Why Should You Have Your HVAC System Cleaned?
An HVAC system accumulates debris over time and has the potential to put large amounts of dust and particulates into circulation around your building.
Indoor Air Quality
Indoor air quality is one concern that building managers and building inhabitants have when they decide to investigate HVAC system. Through normal occupation in a building, we generate a great deal of contaminants and air pollutants, such as dander, dust, and chemicals. These contaminants are pulled into the HVAC system and re-circulated 5 to 7 times per day, on average. Over time, this re-circulation causes a build-up of contaminants in the ductwork.
While a contaminated HVAC system doesn’t necessarily mean unhealthy air, the situation may be contributing to larger health issues or harboring contaminants that could cause serious problems for people with respiratory health conditions, autoimmune disorders or some environmental allergies.
- According to the U.S. Department of Energy, 25 to 40 percent of the energy used for heating or cooling is wasted.
- Contaminants in the heating and cooling system cause it to work harder and shorten the life of your system.
- When an HVAC system is clean, it doesn’t have to work as hard to maintain the temperature you desire.
HVAC system cleaning is not a complex process, but each job is unique. Where possible, access to duct interiors should be made through existing openings such as supply diffusers, return grills, duct end caps, and existing service openings. The technicians may need to cut access holes in the ductwork in order to reach inside various cleaning tools. Creation of these service openings and their subsequent closure requires craftsmanship and professional skills.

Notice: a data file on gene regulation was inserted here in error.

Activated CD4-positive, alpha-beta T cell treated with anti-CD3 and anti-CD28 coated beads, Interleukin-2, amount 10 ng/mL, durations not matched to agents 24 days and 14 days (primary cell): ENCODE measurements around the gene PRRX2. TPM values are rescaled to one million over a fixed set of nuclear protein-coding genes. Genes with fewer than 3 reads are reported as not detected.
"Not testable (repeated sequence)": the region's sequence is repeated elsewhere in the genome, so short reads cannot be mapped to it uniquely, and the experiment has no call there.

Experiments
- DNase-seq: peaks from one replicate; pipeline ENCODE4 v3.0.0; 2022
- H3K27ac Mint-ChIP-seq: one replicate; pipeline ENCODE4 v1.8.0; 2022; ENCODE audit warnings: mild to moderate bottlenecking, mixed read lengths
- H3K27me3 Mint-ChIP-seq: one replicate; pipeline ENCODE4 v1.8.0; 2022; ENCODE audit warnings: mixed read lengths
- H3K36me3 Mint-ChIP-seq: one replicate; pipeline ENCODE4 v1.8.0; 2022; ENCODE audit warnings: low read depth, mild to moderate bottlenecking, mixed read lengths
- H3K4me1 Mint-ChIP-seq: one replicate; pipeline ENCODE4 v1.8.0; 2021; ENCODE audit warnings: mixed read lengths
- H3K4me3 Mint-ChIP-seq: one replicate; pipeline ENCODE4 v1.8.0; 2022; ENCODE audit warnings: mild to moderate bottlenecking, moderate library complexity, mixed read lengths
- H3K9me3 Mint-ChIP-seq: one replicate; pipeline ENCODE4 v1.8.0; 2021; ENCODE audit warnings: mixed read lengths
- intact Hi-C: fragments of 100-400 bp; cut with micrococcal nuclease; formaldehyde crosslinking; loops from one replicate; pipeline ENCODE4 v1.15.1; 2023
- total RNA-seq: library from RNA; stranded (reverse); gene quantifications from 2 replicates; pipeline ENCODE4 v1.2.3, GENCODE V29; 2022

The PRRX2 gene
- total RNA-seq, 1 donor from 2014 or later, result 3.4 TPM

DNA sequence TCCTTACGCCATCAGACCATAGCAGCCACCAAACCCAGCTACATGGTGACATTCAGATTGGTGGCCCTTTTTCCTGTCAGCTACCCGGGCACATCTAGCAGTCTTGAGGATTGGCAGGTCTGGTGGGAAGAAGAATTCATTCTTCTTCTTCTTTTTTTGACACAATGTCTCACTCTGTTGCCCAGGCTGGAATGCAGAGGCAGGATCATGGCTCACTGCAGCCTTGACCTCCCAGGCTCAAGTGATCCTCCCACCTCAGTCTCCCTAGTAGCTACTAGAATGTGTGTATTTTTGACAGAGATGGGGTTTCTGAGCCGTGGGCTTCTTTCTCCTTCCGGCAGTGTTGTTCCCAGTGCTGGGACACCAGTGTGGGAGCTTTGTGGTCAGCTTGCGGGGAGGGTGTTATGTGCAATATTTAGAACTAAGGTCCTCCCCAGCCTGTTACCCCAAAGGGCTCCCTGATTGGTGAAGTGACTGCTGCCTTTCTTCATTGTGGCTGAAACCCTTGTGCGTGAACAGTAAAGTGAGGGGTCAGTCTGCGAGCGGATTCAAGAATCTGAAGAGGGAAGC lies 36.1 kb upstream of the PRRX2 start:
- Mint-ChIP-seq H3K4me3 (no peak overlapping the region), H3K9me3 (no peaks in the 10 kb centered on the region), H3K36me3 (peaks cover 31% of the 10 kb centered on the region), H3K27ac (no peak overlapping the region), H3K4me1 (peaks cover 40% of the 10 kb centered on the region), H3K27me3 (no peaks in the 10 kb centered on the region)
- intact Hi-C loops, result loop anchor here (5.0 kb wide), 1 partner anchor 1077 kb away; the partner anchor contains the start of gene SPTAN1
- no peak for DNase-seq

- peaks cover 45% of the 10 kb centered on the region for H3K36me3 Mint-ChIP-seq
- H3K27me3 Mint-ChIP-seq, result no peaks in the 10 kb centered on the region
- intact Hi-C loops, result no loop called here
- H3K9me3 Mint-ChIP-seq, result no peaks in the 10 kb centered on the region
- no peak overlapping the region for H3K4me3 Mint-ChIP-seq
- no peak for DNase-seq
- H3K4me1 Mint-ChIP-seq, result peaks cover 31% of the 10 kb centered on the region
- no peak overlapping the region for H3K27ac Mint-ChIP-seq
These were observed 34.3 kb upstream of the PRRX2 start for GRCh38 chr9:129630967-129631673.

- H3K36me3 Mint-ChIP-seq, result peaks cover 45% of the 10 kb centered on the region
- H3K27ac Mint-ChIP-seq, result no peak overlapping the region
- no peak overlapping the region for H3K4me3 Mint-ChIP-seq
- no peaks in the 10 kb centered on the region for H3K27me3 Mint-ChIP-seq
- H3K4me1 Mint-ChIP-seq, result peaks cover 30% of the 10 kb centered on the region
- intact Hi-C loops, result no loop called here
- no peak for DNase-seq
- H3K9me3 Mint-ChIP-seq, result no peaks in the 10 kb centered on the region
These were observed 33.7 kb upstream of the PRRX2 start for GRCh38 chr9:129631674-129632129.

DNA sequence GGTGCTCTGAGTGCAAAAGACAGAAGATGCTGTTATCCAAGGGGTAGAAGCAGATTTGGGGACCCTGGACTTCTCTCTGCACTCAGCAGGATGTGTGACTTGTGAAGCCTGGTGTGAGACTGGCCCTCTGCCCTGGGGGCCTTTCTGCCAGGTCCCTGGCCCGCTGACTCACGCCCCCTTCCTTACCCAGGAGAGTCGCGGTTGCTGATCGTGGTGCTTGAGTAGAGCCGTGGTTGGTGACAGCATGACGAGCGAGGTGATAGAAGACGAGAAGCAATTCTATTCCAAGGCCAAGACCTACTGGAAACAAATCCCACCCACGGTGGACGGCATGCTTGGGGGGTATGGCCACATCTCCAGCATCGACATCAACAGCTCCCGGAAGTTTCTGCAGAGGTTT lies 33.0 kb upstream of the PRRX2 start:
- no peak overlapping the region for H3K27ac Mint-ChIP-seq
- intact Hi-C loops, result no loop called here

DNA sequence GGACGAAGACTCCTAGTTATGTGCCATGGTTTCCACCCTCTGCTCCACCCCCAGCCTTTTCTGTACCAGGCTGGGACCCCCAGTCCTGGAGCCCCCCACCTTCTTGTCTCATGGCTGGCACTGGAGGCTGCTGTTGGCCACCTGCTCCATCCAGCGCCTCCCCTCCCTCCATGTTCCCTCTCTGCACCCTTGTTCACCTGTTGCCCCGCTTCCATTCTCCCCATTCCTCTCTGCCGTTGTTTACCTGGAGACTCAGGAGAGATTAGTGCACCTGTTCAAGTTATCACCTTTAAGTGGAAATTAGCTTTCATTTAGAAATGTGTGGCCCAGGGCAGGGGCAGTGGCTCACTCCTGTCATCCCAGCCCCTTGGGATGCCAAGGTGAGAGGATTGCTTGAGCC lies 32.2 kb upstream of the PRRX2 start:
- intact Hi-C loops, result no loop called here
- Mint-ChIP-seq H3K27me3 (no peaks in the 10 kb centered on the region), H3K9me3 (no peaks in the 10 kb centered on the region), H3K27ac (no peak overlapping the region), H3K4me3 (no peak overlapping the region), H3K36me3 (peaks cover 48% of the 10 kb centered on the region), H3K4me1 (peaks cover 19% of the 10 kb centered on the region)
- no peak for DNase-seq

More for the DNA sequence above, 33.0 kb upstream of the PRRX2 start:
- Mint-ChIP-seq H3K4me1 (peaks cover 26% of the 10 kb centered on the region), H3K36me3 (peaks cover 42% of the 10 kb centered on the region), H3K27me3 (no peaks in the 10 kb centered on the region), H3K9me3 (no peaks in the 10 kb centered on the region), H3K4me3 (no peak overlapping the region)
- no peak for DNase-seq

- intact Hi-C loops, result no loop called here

Removal begins through agitation of contaminants achieved through hand brushing or contact vacuuming. During cleaning, the entire HVAC system is placed under continuous negative pressure (with a vacuum) to prevent the spread of and extract the contaminants.
Continuous negative pressure allows very fine particles to be removed from the system as they become airborne, ensuring that these particles are not released into the living space when the system is turned on after cleaning. This negative pressure also serves to extract the loosened contaminants, which are collected and removed from your home.
Antimicrobial chemicals include sanitizers, disinfectants, and deodorizers that can be applied to non-porous surfaces in HVAC systems to address microbial contamination and help control odors.
Only chemicals registered with the United States Environmental Protection Agency (EPA) can be used. These products should only be considered after mechanical surface cleaning has been performed and if the need for such treatment has been deemed necessary.